On Sunday 10 May, in a pre-recorded message, Boris Johnson, stated the government’s desire to open primary schools to all Reception, Year 1 and Year 6 pupils on 1 June. He also said he hoped that Year 10 and Year 12 would be able to get some face to face contact in the near future.
Further guidance from the government then added nursery age children in primary schools to that list.
The announcement was shocking and reckless, and sent a paroxysm of fear through school workers, particularly in primary schools. The science for the “reopening” seemed very weak at best. Recognising (as primary school workers had been saying all along) that it would be impossible to socially distance primary-school-age children, the guidance just said it wasn’t necessary!
Since 1 May the National Education Union had set five tests which it said should be met before any return to schools is possible. These include the following:
• A much lower number of cases, with a sustained downward trend, and testing and tracing in place
• A national plan for social distancing
• Comprehensive regular testing for children and staff
• Whole school strategies with protocols in place in the event of any case of Covid-19
• Protection for the vulnerable and those who live with the vulnerable, in particular continued shielding.
Other measures need to be added to the tests
• Continued support for self-isolation and Covid sickness, i.e. sick pay not counted against entitlements and absence not include in managing attendance procedures. A punitive approach to sickness and isolation will lead workers to come in when they shouldn’t and put everyone at risk.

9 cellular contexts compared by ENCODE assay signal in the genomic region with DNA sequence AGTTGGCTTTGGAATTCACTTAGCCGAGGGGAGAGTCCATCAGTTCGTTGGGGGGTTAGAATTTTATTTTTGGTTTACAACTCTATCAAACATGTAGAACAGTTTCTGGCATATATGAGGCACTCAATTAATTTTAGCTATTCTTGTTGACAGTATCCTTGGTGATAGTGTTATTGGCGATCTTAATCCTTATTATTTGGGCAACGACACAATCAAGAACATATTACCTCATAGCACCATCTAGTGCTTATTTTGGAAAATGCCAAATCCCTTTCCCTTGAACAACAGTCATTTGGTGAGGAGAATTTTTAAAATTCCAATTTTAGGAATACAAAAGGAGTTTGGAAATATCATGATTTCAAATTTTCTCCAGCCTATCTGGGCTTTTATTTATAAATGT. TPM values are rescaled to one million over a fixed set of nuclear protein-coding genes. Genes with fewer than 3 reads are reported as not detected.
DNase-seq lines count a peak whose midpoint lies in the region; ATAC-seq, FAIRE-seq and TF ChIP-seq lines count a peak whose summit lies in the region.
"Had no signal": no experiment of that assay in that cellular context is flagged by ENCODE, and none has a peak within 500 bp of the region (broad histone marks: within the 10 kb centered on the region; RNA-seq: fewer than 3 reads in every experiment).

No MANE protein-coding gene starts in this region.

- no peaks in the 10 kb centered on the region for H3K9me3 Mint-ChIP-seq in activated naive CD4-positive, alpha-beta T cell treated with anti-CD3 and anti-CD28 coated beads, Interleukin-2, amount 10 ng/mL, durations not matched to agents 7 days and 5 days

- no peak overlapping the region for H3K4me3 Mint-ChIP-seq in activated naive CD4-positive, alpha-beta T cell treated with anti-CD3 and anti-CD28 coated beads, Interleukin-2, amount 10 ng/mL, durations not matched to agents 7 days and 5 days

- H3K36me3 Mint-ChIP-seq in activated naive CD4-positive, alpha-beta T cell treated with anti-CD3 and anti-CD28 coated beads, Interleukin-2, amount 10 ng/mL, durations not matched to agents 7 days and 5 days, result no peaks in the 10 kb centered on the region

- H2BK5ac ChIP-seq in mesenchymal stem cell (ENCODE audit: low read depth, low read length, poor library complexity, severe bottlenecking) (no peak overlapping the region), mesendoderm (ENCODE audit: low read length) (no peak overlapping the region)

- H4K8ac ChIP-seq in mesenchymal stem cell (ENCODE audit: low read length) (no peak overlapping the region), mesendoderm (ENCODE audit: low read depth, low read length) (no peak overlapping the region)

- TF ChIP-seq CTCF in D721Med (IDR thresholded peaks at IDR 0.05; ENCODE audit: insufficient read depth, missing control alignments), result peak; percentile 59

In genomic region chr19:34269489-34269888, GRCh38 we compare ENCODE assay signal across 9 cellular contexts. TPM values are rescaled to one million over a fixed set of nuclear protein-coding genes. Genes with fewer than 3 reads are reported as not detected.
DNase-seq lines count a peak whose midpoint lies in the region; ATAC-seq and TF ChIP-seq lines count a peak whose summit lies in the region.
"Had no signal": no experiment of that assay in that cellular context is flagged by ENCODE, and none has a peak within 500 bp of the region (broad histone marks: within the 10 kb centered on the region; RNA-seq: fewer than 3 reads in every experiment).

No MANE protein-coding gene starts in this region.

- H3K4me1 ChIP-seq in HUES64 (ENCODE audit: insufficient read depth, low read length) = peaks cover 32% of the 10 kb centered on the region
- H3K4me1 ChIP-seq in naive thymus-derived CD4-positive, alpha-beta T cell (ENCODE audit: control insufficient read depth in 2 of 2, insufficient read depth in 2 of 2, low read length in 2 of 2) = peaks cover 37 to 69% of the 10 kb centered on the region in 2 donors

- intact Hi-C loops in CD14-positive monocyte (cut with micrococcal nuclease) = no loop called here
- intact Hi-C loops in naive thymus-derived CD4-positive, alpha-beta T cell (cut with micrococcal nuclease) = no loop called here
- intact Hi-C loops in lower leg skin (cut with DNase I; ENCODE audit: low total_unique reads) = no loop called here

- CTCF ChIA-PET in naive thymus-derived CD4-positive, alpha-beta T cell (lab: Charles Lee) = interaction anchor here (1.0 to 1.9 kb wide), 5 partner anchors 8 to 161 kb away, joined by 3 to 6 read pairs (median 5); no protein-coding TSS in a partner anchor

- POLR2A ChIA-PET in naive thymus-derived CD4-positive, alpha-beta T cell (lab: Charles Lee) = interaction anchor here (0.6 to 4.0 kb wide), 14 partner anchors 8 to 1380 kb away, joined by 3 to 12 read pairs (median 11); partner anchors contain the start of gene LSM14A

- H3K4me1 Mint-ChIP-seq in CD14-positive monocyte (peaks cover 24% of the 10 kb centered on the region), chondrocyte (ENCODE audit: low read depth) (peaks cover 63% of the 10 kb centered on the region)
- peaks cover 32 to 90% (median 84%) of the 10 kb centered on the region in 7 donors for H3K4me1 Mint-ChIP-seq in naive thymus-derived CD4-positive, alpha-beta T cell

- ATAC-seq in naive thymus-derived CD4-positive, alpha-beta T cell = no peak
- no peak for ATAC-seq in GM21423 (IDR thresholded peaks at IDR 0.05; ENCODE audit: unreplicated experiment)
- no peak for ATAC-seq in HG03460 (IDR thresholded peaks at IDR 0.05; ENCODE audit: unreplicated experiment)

• Full sick pay and self-isolation pay for supply teachers, other agency workers and outsourced school workers. We are not safe if our supply or ancillary staff feel forced to come to work while ill or at risk to avoid loss of income.
• Full sick pay and self-isolation pay for all parents and carers.
• Any return must be phased and agreed with our unions
• The curriculum priority must be to welcome and reintegrate children and young people to the school community, to recognise and respond to the situation they have been through and to provide some enjoyment in learning
• The pause of non-essential processes must remain, e.g. performance management, support plans, capability, absence monitoring.
Schools are not closed. In the lockdown, they never have been. In fact, schools have been open over Easter and bank holidays and so for longer than in any other year.
They have remained open for a very limited number of pupils and for a specific purpose — to look after the children of key workers and the vulnerable.
This typically has meant, on average, 2% of children in school in normal term time.
There has been a problem getting vulnerable children to attend schools in this period. All the available evidence is that the reluctance to send children to school is less to do with stigma and more to do with fear of the virus.
The definition of vulnerable used by the government was one where a social worker was involved supporting the family. It seems that many Local Authorities and schools have made their own wider definition of vulnerable. In the best cases teachers and school workers have been deciding which children from their cohort they feel would be safer in school.